Conferences of the first day focused on stream partnerships with presentations on global partnership for development, Food security and sustainable growth, empowering women as a development tool, post-disaster governance systems and NGOs and civil society working in Harmony with the military.
Workshops focused on streams providing basic human needs such as water & sanitation, education, nutrition, health and shelter.
The Interactive Zone presented solutions for each of the phases of emergency management such as prevention, mitigation & preparedness, disaster and response, early recovery & reconstruction
Zainab Bitrus, from Kaduna in Nigerian who was part of a delegation from St Paul’s Episcopal Church, Pennsylvania was very much appreciative of the conference on empowering women as a development tool. What brought me here is not what has impressed me, she said. She was particularly fascinated by the condom for women. This was her first time of seeing it. “Practically if people know about it in Nigeria, they are few. We were taught how to use it and I would like to get this project and share it.
Rosa Malango, Chief of External Relations and partnerships at the United Nations Office for the Coordination of Humanitarian Affairs (OCHA) graced the second day of AIDF. She highlighted the work of OCHA asserting its responsibility for coordinating the work of United Nations’ humanitarian agencies – including UNICEF, the World Food Programme and UNHCR, the UN refugee agency – as well as international and national humanitarian NGOs.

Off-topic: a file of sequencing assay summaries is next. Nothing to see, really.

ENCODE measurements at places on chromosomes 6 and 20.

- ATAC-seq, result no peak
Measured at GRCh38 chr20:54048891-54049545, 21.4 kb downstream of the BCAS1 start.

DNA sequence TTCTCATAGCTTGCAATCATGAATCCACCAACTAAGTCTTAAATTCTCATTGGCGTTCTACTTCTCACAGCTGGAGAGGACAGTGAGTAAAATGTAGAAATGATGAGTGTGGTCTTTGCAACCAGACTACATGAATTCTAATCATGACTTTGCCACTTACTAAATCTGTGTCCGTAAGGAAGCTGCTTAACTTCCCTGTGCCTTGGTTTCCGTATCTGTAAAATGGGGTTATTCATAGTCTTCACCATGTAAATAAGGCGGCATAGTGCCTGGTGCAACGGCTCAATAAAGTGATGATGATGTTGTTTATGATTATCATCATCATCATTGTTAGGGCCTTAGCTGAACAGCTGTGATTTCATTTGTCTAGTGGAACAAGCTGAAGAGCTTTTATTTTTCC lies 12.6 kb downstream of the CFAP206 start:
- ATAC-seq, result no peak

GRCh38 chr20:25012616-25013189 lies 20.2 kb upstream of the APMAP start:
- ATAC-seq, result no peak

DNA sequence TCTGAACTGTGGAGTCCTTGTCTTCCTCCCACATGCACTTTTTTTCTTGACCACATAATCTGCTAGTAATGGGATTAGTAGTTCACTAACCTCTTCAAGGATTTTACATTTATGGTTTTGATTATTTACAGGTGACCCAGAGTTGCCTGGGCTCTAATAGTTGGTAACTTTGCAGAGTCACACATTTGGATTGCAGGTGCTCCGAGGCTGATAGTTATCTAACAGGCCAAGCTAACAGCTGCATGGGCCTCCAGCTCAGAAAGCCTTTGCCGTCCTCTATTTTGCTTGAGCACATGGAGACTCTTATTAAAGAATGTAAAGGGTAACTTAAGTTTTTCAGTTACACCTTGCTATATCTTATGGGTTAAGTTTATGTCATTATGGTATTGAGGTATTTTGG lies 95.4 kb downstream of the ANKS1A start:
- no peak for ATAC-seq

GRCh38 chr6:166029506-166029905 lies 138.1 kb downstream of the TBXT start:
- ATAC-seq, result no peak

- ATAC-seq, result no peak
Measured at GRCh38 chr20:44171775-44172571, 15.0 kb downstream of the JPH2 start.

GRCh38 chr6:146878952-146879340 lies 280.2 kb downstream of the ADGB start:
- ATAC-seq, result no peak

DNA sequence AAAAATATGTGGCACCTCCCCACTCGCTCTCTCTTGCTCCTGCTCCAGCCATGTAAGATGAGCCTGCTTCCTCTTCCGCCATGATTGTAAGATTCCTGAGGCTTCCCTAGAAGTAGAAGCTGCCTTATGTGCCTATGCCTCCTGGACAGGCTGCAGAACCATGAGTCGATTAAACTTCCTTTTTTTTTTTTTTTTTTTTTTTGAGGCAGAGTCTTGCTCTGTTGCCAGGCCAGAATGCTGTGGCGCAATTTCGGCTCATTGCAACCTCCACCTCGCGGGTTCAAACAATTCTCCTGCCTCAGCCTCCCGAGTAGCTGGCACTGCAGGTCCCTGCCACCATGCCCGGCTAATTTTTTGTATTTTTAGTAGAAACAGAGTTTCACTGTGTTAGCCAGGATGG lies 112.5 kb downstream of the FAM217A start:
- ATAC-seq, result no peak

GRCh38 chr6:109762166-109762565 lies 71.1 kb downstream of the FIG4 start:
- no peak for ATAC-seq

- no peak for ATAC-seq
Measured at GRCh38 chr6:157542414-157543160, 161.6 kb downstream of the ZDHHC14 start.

“Our mission is to mobilize and coordinate humanitarian action, in partnership with national and international actors, to alleviate human suffering in disasters and emergencies.
Malango stressed the fact that partnerships are the central factor in aid and development. Managing diversity and innovation are key elements that must inform our relationships and partnerships going forward.
She cited the examples of the partnership between OCHA and Ericsson for the provision of communications and related services and expertise to support humanitarian relief operations. Ericsson response is the company’s volunteer programme which works to help the UN in emergency situations by setting up mobile networks for voice and data communication.
OCHA’a partnership with DHL’s GoHelp programme included the establishment of Disaster Response Team. More than 400 DHL staff are able to deploy within 72 hours of a disaster to manage warehouses, sort donations, repackage items and work with all those sending and receiving aid.